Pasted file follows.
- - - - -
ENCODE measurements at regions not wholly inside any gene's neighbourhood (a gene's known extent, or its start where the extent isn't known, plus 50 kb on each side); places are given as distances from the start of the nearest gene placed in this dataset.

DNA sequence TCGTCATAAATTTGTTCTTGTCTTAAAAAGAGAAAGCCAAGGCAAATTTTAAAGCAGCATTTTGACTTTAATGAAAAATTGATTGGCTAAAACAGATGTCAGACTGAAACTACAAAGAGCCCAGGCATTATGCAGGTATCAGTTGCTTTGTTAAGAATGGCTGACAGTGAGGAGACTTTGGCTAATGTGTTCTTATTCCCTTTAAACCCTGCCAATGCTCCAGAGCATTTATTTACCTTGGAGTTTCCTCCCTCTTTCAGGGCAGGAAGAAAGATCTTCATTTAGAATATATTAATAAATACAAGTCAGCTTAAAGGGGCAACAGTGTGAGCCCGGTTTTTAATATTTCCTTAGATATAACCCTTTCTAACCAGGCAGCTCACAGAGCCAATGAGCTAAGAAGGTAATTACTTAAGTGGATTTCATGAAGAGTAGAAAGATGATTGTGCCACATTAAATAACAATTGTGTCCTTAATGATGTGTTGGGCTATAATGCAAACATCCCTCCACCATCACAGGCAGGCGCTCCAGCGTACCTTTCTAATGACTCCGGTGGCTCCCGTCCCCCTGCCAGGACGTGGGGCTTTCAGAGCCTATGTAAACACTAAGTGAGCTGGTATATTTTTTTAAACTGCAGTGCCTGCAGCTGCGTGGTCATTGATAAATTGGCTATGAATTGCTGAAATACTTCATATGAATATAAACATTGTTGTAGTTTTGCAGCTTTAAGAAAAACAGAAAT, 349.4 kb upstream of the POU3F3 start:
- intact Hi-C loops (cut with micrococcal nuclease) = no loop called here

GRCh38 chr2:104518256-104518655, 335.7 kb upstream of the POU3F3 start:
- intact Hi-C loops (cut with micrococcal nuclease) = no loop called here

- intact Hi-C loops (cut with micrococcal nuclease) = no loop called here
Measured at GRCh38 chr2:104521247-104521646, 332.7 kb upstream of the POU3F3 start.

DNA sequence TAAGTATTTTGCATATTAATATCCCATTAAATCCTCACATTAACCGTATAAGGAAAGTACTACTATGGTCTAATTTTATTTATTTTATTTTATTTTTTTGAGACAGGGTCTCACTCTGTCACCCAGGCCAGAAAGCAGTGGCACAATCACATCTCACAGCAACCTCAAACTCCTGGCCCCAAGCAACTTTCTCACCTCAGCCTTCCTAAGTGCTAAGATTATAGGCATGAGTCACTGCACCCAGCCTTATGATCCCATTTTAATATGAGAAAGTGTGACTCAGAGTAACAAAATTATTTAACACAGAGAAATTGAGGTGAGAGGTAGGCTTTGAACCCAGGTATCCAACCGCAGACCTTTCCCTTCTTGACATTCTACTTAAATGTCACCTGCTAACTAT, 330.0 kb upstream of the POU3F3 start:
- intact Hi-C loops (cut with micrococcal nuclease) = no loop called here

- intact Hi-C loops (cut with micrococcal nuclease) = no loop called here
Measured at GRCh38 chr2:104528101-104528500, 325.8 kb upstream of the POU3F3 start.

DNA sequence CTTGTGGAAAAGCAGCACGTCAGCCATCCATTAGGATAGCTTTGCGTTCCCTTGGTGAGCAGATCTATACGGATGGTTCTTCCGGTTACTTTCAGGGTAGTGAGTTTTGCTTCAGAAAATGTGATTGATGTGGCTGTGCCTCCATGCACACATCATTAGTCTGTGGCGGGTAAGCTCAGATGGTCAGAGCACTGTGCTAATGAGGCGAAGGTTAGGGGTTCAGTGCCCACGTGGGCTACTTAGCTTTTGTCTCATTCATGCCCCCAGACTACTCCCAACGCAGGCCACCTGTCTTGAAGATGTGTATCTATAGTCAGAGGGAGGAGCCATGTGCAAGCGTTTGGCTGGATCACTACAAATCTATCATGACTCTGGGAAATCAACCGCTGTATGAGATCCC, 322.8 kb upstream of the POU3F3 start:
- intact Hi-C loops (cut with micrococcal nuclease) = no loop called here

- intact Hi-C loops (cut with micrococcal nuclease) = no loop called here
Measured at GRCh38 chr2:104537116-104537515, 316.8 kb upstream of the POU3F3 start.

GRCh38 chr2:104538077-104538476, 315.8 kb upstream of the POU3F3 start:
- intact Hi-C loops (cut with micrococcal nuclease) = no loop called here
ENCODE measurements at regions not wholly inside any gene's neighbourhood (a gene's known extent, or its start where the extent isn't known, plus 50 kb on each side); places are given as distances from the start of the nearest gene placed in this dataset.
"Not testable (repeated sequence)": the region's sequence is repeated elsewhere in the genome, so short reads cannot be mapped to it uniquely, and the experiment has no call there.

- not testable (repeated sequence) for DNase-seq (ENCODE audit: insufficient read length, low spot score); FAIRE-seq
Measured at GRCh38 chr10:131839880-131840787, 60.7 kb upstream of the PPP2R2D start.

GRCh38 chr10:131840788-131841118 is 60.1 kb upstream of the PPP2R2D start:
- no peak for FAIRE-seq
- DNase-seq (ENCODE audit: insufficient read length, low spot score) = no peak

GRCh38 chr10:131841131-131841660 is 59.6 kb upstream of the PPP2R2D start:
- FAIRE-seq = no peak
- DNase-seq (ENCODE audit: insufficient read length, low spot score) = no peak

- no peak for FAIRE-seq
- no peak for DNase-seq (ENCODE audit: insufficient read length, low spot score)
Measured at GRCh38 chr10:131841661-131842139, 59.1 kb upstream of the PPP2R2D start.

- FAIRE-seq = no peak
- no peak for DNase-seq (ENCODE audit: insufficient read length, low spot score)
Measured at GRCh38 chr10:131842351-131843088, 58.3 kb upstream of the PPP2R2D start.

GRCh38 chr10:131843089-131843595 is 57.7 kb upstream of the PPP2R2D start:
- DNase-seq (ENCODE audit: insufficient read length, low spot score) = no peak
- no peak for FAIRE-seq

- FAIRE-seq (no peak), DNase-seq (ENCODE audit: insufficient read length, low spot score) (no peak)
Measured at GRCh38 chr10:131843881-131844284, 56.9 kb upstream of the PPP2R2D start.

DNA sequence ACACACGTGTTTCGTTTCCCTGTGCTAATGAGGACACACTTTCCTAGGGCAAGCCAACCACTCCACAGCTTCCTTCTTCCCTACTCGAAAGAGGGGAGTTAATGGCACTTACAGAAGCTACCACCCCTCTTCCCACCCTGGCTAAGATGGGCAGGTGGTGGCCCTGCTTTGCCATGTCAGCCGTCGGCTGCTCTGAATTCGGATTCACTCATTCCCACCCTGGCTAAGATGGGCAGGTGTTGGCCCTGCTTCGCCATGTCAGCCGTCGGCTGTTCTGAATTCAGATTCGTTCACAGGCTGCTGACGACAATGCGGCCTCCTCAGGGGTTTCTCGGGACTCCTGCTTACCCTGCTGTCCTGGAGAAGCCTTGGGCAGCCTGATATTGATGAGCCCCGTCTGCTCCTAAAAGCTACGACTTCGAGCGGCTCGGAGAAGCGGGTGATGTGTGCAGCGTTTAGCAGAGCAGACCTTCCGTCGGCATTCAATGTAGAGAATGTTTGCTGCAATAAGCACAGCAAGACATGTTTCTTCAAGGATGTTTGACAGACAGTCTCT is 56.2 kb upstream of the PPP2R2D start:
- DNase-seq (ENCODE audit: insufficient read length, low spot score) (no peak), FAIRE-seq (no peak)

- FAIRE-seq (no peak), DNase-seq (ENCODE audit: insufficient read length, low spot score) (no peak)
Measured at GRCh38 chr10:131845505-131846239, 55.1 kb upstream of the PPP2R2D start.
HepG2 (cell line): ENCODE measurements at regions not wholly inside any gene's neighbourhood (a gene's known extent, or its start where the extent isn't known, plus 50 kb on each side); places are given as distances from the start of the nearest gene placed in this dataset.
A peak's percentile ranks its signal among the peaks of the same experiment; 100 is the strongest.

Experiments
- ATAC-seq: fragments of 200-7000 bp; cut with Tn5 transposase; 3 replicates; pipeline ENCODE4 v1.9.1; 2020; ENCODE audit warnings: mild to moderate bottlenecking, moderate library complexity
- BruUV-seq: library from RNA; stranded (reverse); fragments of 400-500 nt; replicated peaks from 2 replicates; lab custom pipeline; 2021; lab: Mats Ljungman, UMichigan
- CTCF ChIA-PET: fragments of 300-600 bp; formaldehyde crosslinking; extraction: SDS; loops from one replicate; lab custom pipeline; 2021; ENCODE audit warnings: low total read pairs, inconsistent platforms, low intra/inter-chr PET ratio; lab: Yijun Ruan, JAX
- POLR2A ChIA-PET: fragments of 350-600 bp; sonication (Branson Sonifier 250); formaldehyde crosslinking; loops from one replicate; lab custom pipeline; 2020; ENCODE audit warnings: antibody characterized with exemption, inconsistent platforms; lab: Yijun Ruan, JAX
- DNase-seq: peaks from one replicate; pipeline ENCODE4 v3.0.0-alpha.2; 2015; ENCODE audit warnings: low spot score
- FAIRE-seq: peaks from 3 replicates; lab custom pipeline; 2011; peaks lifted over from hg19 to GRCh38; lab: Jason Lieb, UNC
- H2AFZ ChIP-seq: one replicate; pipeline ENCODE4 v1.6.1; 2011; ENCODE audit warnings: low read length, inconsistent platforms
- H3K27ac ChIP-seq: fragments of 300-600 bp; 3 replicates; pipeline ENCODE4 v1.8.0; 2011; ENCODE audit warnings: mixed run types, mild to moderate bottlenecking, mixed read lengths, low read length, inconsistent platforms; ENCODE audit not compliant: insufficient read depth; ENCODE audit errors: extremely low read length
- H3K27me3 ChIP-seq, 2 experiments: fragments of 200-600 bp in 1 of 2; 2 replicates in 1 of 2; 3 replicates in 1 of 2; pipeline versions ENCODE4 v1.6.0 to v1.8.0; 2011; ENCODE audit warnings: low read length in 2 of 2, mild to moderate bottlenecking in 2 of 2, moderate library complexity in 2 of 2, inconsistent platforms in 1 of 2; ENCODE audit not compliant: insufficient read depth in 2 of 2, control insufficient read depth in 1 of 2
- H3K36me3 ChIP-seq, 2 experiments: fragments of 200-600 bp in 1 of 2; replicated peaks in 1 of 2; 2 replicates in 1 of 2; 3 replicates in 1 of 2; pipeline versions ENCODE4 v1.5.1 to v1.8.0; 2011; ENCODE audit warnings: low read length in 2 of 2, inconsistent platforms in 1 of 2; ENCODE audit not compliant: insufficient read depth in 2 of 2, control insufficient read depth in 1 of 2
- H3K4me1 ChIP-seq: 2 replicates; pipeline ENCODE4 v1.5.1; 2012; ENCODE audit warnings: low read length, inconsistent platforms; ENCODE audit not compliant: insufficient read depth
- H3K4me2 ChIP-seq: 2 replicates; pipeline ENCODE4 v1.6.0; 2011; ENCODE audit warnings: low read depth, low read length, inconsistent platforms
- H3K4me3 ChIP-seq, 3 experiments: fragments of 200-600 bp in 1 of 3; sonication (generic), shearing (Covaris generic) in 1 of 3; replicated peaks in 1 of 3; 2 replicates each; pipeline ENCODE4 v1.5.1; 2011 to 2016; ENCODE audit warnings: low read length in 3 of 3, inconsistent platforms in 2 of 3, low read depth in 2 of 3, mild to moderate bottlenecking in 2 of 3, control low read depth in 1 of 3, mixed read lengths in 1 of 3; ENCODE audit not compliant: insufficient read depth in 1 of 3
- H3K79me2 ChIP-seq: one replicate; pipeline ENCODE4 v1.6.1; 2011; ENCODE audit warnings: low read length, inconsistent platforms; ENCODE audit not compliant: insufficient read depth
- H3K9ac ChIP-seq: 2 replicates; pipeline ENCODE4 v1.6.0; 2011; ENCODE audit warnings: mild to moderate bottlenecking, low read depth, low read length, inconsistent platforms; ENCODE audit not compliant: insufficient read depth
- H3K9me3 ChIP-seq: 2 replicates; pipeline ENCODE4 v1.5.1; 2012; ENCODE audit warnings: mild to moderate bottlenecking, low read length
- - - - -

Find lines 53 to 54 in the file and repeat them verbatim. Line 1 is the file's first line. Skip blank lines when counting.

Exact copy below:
- H3K27ac ChIP-seq: fragments of 300-600 bp; 3 replicates; pipeline ENCODE4 v1.8.0; 2011; ENCODE audit warnings: mixed run types, mild to moderate bottlenecking, mixed read lengths, low read length, inconsistent platforms; ENCODE audit not compliant: insufficient read depth; ENCODE audit errors: extremely low read length
- H3K27me3 ChIP-seq, 2 experiments: fragments of 200-600 bp in 1 of 2; 2 replicates in 1 of 2; 3 replicates in 1 of 2; pipeline versions ENCODE4 v1.6.0 to v1.8.0; 2011; ENCODE audit warnings: low read length in 2 of 2, mild to moderate bottlenecking in 2 of 2, moderate library complexity in 2 of 2, inconsistent platforms in 1 of 2; ENCODE audit not compliant: insufficient read depth in 2 of 2, control insufficient read depth in 1 of 2